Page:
King of the Klondike

Antigonish’s Big Alex McDonald was called the King of the Klondike, but the good times did not last.

According to Pierre Berton’s book, Klondike, “Because of his size and awkward movements McDonald was known as the Big Moose from Antigonish. He spoke slowly and painfully, rubbing his blue jowls in perplexity, his great brow almost hidden by a shock of sable hair, his heavy lips concealed by a moustache of vaudevillean proportions. The effect was primeval, but Big Alex in spite of his Neanderthal appearance, was one of the shrewdest men in the North.”

Big Alex worked in several in Nova Scotia gold mines, including at Goldenville, before deciding to move out west in search of his fortune. He went to Colorado where he worked for about 14 years in silver mines. He later moved to Juneau, Alaska, where he worked at the Treadwell Mine. He also worked for the Alaska Commercial Company buying land and mining claims.

His interest in buying land inspired him to start the “lay” system in the Klondike, in which he let a section of a claim out on lease, or “lay,” as it was called, and let others mine it.

It started when Big Alex traded a sack of flour and a side of bacon to Russian John Zarnowsky for claim #30 on Eldorado Creek. (Some records say Alex only got half the claim.) Alex then had two other miners work the site. It turned out to be one of the richest claims in the Yukon. In just 45 days, $33,000 worth of gold was extracted and Alex got half of it without ever lifting a shovel. It was later said that a man could pan $5000 worth of gold in a single day on claim #30.

This one claim gave Big Alex enough gold that he could have been rich the rest of his life, but he did not rest easy. Instead, he used the money to buy more claims. According to Berton, “His policy was to make a small downpayment and give a note for the balance, payable at the time of the spring clean-up. To raise enough money for these downpayments he borrowed funds at exorbitant interest rates, and in some cases he paid as much as ten per cent for a ten-day loan, which is a rate of 365 per cent per annum.”

(Spring clean-up was when the ground became too wet to continue mining so miners “washed” gold out of previously extracted gravel in sluice boxes. It was then that the real value of claims became apparent, for better or worse.)

In spring 1897, Big Alex’s approach was either going to make him incredibly rich or bankrupt as his debts came due. In the end, he did very well, though sometimes just barely. He often paid off debts with gold still wet from the sluice boxes.

In one case, he owed $40,000 to two brothers who were demanding repayment, but Alex did not have the money. At the eleventh hour, one of the brothers died – from natural causes, as far as we know – and litigation delayed repayment until Alex had enough money to pay off the debt.

By summer 1897, Big Alex had an interest in 28 claims and he was estimated to be worth about one million dollars. He became known as the King of Klondike. It was said that if Big Alex stopped to look at a property, its value immediately increased.

As a result of his success, others copied the lay system and it became widespread.

He continued to make deals, many of them extremely complicated, and everyone pitched him. He increasingly could not resist offers and he got involved in so many projects that when he was introduced to a newcomer, he would often ask, “Are you a partner of mine?”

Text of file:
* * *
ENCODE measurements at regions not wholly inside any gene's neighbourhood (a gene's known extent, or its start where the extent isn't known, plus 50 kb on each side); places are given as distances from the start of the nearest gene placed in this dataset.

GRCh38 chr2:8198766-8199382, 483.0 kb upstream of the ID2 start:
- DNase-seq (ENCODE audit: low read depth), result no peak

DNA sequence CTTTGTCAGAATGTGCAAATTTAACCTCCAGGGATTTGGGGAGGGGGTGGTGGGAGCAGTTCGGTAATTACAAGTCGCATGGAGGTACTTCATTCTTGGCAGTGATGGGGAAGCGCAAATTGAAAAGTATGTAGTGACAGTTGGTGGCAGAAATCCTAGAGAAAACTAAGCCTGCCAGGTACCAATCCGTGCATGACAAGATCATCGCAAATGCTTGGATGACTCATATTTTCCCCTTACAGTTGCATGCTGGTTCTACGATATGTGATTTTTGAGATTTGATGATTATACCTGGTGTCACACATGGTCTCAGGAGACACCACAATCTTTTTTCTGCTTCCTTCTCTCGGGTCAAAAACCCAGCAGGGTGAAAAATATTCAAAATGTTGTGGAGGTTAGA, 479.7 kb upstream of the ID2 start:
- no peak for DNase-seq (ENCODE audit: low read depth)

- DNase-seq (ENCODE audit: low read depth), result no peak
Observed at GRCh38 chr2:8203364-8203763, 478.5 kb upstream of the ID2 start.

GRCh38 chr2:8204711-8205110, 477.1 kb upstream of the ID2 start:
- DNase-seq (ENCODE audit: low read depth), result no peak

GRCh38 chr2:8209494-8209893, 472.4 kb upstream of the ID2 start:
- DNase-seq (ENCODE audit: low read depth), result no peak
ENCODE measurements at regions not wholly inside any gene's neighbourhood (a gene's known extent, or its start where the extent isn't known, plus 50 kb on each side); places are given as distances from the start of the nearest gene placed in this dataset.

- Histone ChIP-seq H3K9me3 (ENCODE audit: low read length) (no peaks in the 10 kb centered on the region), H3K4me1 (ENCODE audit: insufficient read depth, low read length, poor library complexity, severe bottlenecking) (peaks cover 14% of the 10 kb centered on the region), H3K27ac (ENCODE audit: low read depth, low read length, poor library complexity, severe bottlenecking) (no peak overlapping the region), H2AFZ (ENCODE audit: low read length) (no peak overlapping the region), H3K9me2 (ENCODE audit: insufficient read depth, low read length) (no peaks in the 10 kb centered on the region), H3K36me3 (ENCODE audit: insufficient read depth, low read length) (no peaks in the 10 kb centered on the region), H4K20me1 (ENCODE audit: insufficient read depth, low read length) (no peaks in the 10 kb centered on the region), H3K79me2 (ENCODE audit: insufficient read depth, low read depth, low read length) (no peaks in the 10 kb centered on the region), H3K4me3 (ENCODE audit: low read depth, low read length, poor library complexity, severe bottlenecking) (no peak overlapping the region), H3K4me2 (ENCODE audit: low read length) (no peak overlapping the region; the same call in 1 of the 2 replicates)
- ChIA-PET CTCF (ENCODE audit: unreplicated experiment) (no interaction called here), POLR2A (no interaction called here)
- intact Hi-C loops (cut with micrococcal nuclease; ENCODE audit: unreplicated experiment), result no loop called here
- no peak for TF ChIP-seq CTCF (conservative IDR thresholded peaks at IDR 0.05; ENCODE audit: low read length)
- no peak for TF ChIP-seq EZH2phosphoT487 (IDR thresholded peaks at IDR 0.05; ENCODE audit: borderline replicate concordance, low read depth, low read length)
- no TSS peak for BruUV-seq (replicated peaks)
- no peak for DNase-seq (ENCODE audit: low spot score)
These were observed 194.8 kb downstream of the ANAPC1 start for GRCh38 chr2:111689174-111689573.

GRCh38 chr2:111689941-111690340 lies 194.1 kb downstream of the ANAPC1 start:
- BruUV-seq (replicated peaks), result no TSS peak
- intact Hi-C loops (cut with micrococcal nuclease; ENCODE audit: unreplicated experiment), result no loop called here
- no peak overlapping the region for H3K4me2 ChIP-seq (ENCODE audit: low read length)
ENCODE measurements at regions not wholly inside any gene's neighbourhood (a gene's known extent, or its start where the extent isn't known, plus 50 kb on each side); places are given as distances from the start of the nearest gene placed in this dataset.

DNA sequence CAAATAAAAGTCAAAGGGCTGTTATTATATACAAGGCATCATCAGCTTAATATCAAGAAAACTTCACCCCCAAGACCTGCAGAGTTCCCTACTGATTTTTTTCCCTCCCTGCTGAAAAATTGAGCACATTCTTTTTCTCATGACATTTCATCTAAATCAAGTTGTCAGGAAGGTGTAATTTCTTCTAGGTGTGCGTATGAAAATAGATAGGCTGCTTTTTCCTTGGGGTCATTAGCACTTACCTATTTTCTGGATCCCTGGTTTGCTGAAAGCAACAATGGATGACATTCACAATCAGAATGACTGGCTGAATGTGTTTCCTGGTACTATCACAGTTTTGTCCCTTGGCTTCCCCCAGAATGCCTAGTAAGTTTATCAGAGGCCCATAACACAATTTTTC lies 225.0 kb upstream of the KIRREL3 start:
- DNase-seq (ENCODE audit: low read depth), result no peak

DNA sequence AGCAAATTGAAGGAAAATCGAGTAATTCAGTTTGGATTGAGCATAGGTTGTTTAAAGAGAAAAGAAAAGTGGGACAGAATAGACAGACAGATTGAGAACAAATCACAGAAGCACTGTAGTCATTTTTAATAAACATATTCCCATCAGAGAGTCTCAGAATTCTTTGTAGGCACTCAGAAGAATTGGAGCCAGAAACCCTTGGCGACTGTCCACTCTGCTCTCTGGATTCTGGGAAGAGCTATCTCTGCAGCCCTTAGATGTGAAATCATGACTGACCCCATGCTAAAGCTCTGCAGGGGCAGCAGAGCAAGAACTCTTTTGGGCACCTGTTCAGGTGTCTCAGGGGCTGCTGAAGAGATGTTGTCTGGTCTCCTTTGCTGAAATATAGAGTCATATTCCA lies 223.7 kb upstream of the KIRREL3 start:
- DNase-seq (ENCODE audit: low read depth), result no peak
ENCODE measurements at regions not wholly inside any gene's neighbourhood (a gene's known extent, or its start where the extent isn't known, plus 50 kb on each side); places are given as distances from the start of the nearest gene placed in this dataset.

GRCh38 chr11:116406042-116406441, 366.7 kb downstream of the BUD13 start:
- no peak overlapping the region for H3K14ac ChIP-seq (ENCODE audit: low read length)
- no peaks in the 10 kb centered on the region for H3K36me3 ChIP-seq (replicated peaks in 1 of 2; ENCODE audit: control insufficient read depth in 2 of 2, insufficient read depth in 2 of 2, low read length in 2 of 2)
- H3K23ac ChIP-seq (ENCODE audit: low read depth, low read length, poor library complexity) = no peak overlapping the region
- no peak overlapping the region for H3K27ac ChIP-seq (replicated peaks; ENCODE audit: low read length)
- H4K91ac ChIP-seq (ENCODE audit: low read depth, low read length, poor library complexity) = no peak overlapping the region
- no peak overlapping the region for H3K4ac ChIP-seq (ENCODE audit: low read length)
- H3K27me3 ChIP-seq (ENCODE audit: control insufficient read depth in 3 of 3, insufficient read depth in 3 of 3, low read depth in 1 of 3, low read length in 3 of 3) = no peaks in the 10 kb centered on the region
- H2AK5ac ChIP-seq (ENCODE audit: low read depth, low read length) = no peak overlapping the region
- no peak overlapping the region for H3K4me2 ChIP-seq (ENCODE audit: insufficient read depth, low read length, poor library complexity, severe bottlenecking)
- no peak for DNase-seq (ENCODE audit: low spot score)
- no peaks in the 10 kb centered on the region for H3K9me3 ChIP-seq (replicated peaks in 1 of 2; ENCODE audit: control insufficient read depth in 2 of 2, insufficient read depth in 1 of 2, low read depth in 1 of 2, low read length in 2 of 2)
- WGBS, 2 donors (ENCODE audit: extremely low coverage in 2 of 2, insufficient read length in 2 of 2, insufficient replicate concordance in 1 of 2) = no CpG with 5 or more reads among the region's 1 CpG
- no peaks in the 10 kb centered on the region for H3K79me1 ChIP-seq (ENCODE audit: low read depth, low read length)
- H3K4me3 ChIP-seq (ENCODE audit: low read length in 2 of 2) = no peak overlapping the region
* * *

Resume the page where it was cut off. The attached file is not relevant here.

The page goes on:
The Bank of Commerce opened a branch in Dawson City and when Big Alex opened an account, it is said that it took hours for him to tell bank staff about all his business affairs. Berton wrote, “Each time he was about to sign a deposition listing his assets he would drop the pen, rub his chin, and exclaim that he had just remembered another claim he owned. The list, when it was at last completed, showed fifty mining properties.” McDonald then borrowed from the bank to buy another property which, like so many others, paid off handsomely.

In 1898, the New York Times said Big Alex was worth $3 million and “is rated the biggest claim owner in the Klondike and the richest man that ever came out of the Yukon country.” An 1899 article in the Times said he worth anywhere from $25 million to $30 million. No one really knew how much Alex was worth, including Alex himself.

In the winter of 1898-99, Big Alex went to Europe, first to Paris and then to Rome where, as a devout Catholic, he was given an audience with the Pope. He was also made a Knight of St. Gregory for donations he made to rebuild Dawson’s Catholic church after it burned down and to the town’s hospital, which was built by its Catholic priest. He then visited London where he met and married Margaret Chisholm before returning to Dawson.

Back in the Klondike, Big Alex was commonly seen with a train of 15 mules and wagons that carried his gold around. He built his own building, the McDonald, and lived on the first floor. He was known for his generosity. In his apartment he kept a bowl of large gold nuggets and encouraged guests to help themselves, as though it was a box of chocolates.

He kept buying land, which was really his passion. He thought gold was “trash.” It was just a way to pay for more and more land.

His obsession with owning land was ultimately his undoing. He kept buying it even as claims were worked out and the gold rush faded. His land holdings were eventually worthless, and his debts overwhelmed him.

In his final years, he lived alone in a little cabin on Clearwater Creek, prospecting for gold. A prospector found him there one day in 1909, dead from a heart attack where he had been chopping wood.

Big Alex, once the King of the Klondike, died penniless and alone.

Alex thought gold was trash but you use it every day. For example, it is in the device you are reading this on and in rapid Covid tests. See more examples at